We all love NuGet, but like all cloud services, it is only available when the cloud is available. If you are on the proverbial airplane, you cannot install new packages or update existing packages. In my case, I ride the train back and forth from school twice a week, which is not a bad commute (30 minutes each way.) It is just long enough that sometimes I feel like getting out my laptop and doing some work. Just last week I started a new project on the train and I wanted to install Moq and write a test, and I ran into this snag.
Since I already had a local feed configured, this was easy enough to resolve. I navigated to a project that already had the latest version of Moq installed, grabbed the nupkg from that solution’s packages folder, and dropped it into my local feed. Problem solved. I know from experience that doing this would not cause me any problems. When the Moq team releases the next update to Moq, NuGet will see that version on line and start offering that version instead of the copy in the local feed.
Around the same time, Rory Becker suggested to the world (via Twitter – @RoryBecker) that NuGet should use its cache as a package source. I thought that configuring this manually by hand would be possible, but did not look into it. With the NuGet.org outage today, David Fowler (@davidfowl) suggested the idea. Now everyone knows. Oh well, that will teach me to sit on an idea.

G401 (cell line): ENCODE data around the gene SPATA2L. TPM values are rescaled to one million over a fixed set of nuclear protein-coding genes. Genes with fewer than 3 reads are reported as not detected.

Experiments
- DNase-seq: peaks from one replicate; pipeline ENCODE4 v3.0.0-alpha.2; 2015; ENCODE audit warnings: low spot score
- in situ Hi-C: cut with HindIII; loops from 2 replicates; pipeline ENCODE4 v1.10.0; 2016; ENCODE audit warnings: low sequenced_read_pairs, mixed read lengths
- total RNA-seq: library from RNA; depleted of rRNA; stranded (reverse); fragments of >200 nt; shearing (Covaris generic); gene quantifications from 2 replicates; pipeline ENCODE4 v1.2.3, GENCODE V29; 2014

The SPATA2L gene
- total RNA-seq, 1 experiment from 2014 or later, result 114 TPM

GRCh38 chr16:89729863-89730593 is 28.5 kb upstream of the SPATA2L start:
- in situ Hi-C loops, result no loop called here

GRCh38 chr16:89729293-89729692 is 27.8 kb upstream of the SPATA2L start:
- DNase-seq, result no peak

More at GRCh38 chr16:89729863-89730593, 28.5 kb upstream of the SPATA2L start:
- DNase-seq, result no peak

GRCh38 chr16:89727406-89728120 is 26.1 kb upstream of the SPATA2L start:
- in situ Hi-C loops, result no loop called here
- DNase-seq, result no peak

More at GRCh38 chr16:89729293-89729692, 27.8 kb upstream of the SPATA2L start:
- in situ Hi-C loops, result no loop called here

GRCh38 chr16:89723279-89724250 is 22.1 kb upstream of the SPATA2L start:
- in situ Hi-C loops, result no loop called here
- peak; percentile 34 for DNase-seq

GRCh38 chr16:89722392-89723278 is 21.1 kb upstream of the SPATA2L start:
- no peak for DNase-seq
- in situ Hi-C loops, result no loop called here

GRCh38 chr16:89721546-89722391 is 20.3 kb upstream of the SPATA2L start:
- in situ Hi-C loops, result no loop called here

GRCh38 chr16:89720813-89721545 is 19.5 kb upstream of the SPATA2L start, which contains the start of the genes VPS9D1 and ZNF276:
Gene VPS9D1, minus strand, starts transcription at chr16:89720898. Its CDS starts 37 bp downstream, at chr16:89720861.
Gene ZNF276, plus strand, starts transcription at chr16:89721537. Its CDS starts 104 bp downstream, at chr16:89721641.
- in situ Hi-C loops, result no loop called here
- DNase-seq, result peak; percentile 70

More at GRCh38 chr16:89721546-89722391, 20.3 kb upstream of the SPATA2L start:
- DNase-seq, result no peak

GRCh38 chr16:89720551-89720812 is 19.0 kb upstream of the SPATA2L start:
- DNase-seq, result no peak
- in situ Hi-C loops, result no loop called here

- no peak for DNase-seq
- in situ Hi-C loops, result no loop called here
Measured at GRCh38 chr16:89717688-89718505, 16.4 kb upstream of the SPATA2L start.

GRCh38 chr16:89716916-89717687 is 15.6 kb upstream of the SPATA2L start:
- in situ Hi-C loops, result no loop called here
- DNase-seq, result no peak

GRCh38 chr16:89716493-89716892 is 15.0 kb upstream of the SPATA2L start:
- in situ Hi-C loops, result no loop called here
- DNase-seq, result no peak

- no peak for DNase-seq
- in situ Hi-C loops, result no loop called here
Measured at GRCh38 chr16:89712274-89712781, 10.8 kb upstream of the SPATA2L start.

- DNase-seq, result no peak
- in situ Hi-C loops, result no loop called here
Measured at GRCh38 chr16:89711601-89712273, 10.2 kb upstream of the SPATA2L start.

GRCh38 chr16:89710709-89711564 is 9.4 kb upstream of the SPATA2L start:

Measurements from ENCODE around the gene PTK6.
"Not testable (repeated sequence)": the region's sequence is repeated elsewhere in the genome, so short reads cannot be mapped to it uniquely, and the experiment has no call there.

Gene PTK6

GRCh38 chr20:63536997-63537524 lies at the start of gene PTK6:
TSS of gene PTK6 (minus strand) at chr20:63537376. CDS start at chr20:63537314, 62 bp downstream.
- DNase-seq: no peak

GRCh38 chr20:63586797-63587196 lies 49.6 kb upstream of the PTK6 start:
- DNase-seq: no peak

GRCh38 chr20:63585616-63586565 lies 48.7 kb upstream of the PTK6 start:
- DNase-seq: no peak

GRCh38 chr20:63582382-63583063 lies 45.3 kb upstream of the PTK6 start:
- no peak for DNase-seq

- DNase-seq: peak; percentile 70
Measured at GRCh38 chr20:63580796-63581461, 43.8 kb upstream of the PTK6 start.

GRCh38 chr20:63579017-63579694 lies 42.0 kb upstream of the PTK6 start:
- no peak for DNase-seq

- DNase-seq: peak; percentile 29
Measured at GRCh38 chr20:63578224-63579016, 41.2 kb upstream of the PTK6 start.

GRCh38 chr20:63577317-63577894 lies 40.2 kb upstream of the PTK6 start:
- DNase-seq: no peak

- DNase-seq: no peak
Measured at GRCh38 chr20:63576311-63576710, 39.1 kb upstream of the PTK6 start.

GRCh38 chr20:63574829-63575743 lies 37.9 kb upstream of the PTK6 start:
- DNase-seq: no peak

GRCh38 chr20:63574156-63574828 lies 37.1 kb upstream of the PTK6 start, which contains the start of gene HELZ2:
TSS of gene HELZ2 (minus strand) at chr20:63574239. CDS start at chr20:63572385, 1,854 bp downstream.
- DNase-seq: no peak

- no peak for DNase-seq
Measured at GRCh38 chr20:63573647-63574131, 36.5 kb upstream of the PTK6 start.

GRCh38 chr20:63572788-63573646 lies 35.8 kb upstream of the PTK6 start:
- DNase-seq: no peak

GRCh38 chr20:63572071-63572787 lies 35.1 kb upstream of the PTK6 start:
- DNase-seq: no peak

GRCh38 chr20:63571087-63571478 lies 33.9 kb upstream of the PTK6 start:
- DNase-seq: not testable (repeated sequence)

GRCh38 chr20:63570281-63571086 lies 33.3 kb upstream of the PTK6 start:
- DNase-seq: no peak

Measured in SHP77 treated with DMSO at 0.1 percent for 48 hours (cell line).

Setting up local package sources is easy. The official guide is located here on docs.nuget.org, but you can follow along here to setup this specific scenario.
First, start Visual Studio and open the Package Manager Options:
Click on the “Package Sources” item. You can enter whatever makes sense to you as the name. The name “Cache” makes sense to me. You cannot follow David’s tweet too literally because the options page will not accept the %LOCALAPPDATA% variable. If you try, the Package Manager Options will complain with the message: “The source specified is invalid. Please provide a valid source.”
Instead, paste the path “%LOCALAPPDATA%\NuGet\Cache” into your Start Menu’s search box and press enter to open the folder:
Then copy the full path from the explorer window’s address bar and paste it into your Package Manager options:
Click the add button and this time the package manager should accept the new source:
That’s it, thanks for reading!